Multi-objective management interweaves No Adverse Impact (NAI) principles into all aspects of community planning—simultaneously addressing not only land use but also efforts to protect community economic, cultural, ecological, historic, fiscal, and aesthetic resources. Multi-objective management gathers interested parties, such as residents, business leaders, and local officials, to decide how to manage land in a community, integrating as many interests as possible—not just hazard reduction or economic development.
The Association of State Floodplain Managers offers these six recommendations for creating a multi-objective management plan in its handbook, Using Multi-Objective Management to Reduce Flood Losses in Your Watershed (PDF, 2.1 MB).
- Keep efforts locally based. For a plan to be implemented with broad-based support, it must be acceptable to you, your neighbors, and others in the area. It must fit in with other local concerns and goals.
- Work to understand the full range of coastal floodplain management issues (such as flooding, erosion, and sea level rise), through hazard identification and mapping (see identifying hazards). Flooding and storm damage in coastal regions are complex. In an effort to lessen their impacts, your community must recognize the many factors that contribute to storm damage and flooding, including storm surge and the effects of development and redevelopment. These factors are not taken into account by the FIRMs for your community (see understanding the limitations of FIRMs and FIS reports).
- Think broadly when seeking solutions. Don’t limit yourself to what your community has done in the past, especially if your community has relied primarily on structural solutions. Unless your community has the technical expertise and the time to do all aspects of hazard planning, identify grant opportunities so you can hire consultants to perform appropriate tasks (see the funding section). Research innovative solutions/successfully implemented plans from other communities, and explore making them transferable to yours.
- Coordinate loss reduction measures with other community needs, plans, and activities. When considering coastal flood and storm damage issues, identify other community concerns (e.g., preservation of local economies, protection of recreational areas, and maintenance of quality of life) that may have similar or conflicting goals. Gather people with these interests together to brainstorm solutions. Make sure these meetings are well facilitated and end with some consensus, no matter how minor, to show that people’s issues and ideas have been considered.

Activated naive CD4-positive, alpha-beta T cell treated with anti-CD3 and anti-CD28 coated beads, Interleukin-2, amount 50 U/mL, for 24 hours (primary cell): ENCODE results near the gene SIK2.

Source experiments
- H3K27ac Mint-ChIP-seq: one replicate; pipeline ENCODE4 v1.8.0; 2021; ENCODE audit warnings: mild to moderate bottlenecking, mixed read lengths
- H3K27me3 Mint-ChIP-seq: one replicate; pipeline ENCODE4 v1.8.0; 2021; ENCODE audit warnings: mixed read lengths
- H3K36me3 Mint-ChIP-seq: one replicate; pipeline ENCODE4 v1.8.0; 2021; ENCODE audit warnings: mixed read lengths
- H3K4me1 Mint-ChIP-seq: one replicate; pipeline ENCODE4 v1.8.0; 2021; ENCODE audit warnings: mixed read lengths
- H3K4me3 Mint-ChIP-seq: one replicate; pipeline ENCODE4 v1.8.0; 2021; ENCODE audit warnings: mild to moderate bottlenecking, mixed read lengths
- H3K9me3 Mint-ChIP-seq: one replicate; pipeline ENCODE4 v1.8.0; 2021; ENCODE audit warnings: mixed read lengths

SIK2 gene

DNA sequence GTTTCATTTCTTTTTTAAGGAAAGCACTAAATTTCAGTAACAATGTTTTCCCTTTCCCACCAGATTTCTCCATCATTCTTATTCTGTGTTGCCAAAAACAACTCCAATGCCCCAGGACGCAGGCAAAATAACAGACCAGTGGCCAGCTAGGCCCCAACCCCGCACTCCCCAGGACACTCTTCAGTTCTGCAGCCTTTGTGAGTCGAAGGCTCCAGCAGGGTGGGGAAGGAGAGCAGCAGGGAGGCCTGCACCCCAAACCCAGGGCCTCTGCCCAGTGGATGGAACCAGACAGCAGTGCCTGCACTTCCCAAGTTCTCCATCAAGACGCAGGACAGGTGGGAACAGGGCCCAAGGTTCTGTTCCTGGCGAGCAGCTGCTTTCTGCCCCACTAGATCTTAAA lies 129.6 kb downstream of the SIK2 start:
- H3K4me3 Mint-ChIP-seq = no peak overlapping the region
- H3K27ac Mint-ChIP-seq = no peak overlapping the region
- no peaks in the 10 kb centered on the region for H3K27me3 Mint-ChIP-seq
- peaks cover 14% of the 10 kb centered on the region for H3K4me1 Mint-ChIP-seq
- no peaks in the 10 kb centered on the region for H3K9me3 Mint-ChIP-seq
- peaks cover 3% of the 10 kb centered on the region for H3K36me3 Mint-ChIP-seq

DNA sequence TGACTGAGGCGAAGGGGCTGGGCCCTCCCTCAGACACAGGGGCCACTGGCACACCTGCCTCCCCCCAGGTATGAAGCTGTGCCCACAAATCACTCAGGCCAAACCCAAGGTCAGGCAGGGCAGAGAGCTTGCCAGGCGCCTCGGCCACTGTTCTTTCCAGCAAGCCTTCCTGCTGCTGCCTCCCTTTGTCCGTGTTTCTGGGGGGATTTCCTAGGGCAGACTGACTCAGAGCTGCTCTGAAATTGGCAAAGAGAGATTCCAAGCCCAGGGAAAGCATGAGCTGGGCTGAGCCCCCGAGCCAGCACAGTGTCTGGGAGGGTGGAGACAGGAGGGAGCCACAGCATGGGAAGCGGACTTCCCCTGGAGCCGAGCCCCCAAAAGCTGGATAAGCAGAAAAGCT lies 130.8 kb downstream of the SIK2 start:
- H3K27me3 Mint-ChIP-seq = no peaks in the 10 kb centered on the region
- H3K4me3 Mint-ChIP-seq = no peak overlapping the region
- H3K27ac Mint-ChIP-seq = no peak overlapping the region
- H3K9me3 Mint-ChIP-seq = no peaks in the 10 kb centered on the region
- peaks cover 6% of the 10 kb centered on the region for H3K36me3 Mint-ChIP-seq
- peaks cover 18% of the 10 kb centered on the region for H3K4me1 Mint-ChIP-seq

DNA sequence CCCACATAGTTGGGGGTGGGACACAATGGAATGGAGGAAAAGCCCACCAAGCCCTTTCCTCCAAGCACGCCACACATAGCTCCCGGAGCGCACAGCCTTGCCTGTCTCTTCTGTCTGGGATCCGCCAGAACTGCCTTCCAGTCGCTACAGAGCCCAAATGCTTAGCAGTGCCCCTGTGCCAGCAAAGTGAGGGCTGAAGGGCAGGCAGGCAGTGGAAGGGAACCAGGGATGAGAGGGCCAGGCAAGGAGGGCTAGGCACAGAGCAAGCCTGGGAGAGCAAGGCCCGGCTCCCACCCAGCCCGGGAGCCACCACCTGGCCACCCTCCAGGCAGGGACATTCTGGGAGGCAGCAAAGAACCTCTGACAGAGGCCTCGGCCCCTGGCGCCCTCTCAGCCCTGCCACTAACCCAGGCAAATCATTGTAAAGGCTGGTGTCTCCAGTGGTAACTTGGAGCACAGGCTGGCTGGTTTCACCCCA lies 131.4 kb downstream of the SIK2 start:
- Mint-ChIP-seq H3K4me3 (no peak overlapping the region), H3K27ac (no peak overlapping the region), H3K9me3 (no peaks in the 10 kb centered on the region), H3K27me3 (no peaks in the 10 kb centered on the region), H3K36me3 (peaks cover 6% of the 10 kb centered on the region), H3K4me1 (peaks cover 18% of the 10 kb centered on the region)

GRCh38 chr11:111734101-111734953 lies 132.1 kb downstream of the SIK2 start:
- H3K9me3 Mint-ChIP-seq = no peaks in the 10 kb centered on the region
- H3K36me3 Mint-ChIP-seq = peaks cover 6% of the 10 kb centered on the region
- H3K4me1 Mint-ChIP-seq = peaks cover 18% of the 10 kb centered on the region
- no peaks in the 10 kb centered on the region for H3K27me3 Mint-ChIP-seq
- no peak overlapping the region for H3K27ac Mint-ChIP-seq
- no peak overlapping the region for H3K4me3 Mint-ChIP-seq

- Seek expert assistance when appropriate (state, federal, or private). Don’t re-invent the wheel! While your community may have a unique combination of goals, it is likely that other communities have faced similar challenges. Local (Baldwin County Emergency Management Agency and the Mobile County Emergency Management Agency, State (e.g., the Alabama Emergency Management Agency, the State of Alabama Department of Conservation and Natural Resources, and the Alabama Department of Environmental Management) federal agencies (e.g., the Federal Emergency Management Agency) and private (e.g., the South Alabama Regional Planning Commission) have expertise to offer. Take advantage of it.
- Build partnerships between private and public groups who may have a stake in decreasing the costs of your community’s hazard response and storm damages. Local businesses and Chambers of Commerce, for example, may take great interest in flood mitigation efforts if they also protect the beaches that bring tourists to your community. Watershed associations may be able to help seek grants and provide public outreach.
Also see Addressing Your Community’s Flood Problems: A Guide for Elected Officials (PDF, 5.1 MB) for an overview of how communities can work to comprehensively address their flood risk. Includes case studies. (NOTE: This guide is not designed specifically for coastal areas.)
While it is sometimes difficult to garner support among various interests when creating plans, the more interest groups involved in designing a plan, the more likely it is to be adopted and implemented. To keep everyone engaged throughout the planning process, make sure this process is well coordinated and its progress recorded—no matter how small.
* Your community needs only 500 points to qualify for reduced flood insurance premiums through the Community Rating System (CRS). For more information (including how to apply for the CRS program), see our Community Rating System (CRS) primer.
Notes from the folks at CRS:
“A Multi-Objective Management Plan that follows the steps and requirements of a floodplain management plan can receive credit under Activity 510, Floodplain Management Planning.”